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SCOTUS hands Trump temporary victory on travel ban

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The Supreme Court ruled Monday in favor of a temporary stay for President Donald Trump's travel ban. The court's nine justices will decide the permanent fate of the controversial travel ban in October. (Image source: Alex Wong/Getty Images)

The Supreme Court handed President Donald Trump a temporary victory Monday by agreeing to take up the controversial Middle East travel ban case, which multiple federal judges have ruled unconstitutional. The court will hear arguments in October, but until then, a limited version of the administration's revised travel ban is allowed to go into effect.

The court stated that Trump's temporary ban on individuals traveling to the U.S. from six Middle Eastern, Muslim-majority countries —Syria, Iran, Libya, Somalia, Sudan and Yemen — could go into effect, but with one major exception: The ban “may not be enforced against foreign nationals who have a credible claim of a bona fide relationship with a person or entity in the United States.”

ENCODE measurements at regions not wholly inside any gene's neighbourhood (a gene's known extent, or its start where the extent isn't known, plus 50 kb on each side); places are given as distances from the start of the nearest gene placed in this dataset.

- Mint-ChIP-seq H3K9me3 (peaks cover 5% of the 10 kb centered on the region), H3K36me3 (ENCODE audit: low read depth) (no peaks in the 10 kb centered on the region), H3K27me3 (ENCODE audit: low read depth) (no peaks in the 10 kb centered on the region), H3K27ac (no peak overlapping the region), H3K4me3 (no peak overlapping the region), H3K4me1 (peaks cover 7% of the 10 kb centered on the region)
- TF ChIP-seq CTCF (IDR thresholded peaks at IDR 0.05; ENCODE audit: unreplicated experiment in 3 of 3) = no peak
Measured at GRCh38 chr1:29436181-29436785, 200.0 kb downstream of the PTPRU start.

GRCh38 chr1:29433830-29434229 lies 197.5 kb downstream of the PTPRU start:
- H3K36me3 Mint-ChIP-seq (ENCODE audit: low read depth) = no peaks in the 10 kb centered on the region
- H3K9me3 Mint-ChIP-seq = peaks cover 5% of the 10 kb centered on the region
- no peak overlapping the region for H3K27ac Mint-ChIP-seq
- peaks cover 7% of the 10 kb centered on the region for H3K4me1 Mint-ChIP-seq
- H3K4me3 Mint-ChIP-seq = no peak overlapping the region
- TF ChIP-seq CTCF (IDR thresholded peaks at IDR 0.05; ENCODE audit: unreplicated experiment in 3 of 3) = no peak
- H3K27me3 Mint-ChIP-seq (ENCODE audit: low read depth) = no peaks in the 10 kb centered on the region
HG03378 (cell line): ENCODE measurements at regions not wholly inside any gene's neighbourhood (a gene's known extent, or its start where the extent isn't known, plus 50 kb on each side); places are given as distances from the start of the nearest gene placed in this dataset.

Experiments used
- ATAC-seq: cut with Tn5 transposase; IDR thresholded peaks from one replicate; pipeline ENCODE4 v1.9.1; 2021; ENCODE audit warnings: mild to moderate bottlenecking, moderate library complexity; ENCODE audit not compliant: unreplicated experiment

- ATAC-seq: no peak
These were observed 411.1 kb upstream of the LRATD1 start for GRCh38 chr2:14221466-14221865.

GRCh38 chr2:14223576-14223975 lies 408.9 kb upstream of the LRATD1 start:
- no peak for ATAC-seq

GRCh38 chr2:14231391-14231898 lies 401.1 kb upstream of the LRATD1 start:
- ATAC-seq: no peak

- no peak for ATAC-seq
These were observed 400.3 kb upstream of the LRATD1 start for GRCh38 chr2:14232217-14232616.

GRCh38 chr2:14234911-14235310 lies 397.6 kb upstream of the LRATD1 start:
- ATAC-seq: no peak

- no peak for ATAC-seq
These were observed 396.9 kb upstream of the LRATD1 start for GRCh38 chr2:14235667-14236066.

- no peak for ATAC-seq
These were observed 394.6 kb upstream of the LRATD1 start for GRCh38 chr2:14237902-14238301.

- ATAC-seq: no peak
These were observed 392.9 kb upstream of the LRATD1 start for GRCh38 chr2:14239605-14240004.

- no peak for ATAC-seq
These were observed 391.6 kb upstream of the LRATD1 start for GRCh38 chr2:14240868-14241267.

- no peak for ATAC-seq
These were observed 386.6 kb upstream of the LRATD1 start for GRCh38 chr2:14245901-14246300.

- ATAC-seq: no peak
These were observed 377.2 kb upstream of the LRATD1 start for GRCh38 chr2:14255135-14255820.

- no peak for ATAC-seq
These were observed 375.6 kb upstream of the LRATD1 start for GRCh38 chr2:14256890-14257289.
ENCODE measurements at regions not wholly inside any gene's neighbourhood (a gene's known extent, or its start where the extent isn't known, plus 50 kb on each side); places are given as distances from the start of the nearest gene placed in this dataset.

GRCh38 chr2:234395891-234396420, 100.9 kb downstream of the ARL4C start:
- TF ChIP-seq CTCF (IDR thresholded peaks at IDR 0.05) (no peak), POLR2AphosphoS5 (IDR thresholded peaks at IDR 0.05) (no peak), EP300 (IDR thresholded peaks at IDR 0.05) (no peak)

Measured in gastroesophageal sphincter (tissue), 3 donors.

The ruling added, "A foreign national who wishes to enter the United States to live with or visit a family member, clearly has such a relationship."

As for what the court described as "entities," which presumably includes individuals traveling for business reasons, "the relationship must be formal, documented and formed in the ordinary course, rather than for the purpose of evading" the travel ban.

It should be noted that the revised 90-day travel ban, which the administration said will be implemented within 72 hours of the ruling, according to the Washington Post, will expire by the time the high court hears the case in October. The revised travel ban also bars refugees from traveling to the U.S. for 120 days. The 120-day period would end in late October.

For these reasons, the court asked both sides to consider whether the case would be moot by the time the justices decide its fate.

Trump signed the revised travel ban March 6, less than two months after the original travel ban, which included the same six countries and Iraq.

Multiple federal judges ruled both the original and revised travel bans as unconstitutional. Critics argued that the travel ban would violate the Constitution by imposing a "religious test" on individuals traveling to the U.S.

All of the countries listed in the travel ban are majority Muslim countries. Several other Muslim-majority countries were not included in the travel ban.

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